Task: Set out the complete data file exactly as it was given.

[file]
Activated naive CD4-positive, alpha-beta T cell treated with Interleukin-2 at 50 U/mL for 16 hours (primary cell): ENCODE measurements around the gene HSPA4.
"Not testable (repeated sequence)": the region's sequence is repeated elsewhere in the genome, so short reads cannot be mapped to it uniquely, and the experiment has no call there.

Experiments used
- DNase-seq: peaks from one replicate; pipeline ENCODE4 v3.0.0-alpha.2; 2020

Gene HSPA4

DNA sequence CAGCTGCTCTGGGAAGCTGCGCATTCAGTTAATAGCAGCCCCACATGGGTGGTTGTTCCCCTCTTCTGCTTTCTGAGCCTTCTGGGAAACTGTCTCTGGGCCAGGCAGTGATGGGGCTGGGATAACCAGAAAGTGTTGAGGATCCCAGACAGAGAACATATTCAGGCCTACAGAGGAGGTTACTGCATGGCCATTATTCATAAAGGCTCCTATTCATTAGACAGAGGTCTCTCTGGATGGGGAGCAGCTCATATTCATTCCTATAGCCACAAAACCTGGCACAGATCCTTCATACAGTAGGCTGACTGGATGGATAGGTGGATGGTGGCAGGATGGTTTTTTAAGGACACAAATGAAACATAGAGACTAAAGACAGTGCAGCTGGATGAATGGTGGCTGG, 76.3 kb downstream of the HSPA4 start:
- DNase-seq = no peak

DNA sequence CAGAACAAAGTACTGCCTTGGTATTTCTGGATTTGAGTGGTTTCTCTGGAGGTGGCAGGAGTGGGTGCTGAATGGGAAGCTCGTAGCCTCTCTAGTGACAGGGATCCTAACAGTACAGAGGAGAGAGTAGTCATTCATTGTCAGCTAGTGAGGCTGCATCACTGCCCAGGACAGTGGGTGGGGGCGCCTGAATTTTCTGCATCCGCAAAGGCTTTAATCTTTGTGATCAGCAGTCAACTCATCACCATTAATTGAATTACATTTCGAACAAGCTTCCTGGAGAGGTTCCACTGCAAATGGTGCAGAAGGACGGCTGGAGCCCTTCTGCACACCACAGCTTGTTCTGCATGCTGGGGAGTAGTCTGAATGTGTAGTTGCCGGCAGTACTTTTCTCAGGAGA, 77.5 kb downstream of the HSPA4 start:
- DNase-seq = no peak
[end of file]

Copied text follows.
Activated naive CD4-positive, alpha-beta T cell treated with Interleukin-2 at 50 U/mL for 16 hours (primary cell): ENCODE measurements around the gene HSPA4.
"Not testable (repeated sequence)": the region's sequence is repeated elsewhere in the genome, so short reads cannot be mapped to it uniquely, and the experiment has no call there.

Experiments used
- DNase-seq: peaks from one replicate; pipeline ENCODE4 v3.0.0-alpha.2; 2020

Gene HSPA4

DNA sequence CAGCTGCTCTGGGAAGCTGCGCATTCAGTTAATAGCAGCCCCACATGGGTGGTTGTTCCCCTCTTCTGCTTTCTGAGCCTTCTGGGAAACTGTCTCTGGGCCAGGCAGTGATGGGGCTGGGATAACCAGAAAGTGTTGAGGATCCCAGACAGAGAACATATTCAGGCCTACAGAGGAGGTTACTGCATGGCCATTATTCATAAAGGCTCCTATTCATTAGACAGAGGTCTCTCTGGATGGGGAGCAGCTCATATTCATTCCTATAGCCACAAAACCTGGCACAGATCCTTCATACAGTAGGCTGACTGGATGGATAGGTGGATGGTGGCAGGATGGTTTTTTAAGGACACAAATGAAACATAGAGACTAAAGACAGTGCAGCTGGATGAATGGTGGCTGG, 76.3 kb downstream of the HSPA4 start:
- DNase-seq = no peak

DNA sequence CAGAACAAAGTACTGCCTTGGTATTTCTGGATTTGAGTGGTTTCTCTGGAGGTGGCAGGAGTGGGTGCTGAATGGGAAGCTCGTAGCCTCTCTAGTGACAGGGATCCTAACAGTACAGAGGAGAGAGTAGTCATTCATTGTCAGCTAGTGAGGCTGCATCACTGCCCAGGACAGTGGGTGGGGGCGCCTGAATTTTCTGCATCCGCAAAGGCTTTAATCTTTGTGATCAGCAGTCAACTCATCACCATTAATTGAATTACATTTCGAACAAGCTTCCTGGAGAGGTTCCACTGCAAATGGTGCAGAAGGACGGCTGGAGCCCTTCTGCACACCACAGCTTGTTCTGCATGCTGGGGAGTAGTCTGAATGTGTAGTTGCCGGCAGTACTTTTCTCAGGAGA, 77.5 kb downstream of the HSPA4 start:
- DNase-seq = no peak